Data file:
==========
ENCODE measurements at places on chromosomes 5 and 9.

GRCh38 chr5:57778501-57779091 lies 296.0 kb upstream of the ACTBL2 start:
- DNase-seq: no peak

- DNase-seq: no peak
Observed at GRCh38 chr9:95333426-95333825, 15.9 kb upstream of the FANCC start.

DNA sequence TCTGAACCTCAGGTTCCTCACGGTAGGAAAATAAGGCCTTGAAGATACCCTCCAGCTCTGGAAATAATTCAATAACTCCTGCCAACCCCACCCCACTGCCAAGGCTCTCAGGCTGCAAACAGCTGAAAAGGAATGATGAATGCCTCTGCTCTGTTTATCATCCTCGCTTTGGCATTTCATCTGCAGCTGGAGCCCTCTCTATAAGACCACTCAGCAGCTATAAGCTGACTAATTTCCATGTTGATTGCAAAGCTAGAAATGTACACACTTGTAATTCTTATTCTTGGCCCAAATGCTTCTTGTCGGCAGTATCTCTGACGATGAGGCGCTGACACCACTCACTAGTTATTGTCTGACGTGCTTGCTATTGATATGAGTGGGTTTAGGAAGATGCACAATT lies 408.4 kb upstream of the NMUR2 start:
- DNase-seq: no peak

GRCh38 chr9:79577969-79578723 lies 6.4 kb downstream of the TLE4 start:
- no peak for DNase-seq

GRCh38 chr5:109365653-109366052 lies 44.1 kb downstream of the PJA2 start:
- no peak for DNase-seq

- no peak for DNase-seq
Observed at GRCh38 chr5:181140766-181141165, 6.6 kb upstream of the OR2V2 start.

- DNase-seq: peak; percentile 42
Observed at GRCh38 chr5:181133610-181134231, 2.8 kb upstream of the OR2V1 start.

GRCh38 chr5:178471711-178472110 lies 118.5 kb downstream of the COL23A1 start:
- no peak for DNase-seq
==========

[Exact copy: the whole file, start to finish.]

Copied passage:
ENCODE measurements at places on chromosomes 5 and 9.

GRCh38 chr5:57778501-57779091 lies 296.0 kb upstream of the ACTBL2 start:
- DNase-seq: no peak

- DNase-seq: no peak
Observed at GRCh38 chr9:95333426-95333825, 15.9 kb upstream of the FANCC start.

DNA sequence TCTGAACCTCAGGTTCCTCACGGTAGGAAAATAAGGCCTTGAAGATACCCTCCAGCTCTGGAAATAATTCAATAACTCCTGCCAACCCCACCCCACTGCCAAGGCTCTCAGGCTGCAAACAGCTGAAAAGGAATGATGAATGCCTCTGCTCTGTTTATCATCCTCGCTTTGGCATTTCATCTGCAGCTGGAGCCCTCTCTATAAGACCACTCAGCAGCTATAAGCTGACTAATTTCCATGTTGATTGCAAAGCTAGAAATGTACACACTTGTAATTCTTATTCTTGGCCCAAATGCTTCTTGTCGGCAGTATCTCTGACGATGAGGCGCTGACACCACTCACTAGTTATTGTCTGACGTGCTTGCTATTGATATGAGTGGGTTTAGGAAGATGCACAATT lies 408.4 kb upstream of the NMUR2 start:
- DNase-seq: no peak

GRCh38 chr9:79577969-79578723 lies 6.4 kb downstream of the TLE4 start:
- no peak for DNase-seq

GRCh38 chr5:109365653-109366052 lies 44.1 kb downstream of the PJA2 start:
- no peak for DNase-seq

- no peak for DNase-seq
Observed at GRCh38 chr5:181140766-181141165, 6.6 kb upstream of the OR2V2 start.

- DNase-seq: peak; percentile 42
Observed at GRCh38 chr5:181133610-181134231, 2.8 kb upstream of the OR2V1 start.

GRCh38 chr5:178471711-178472110 lies 118.5 kb downstream of the COL23A1 start:
- no peak for DNase-seq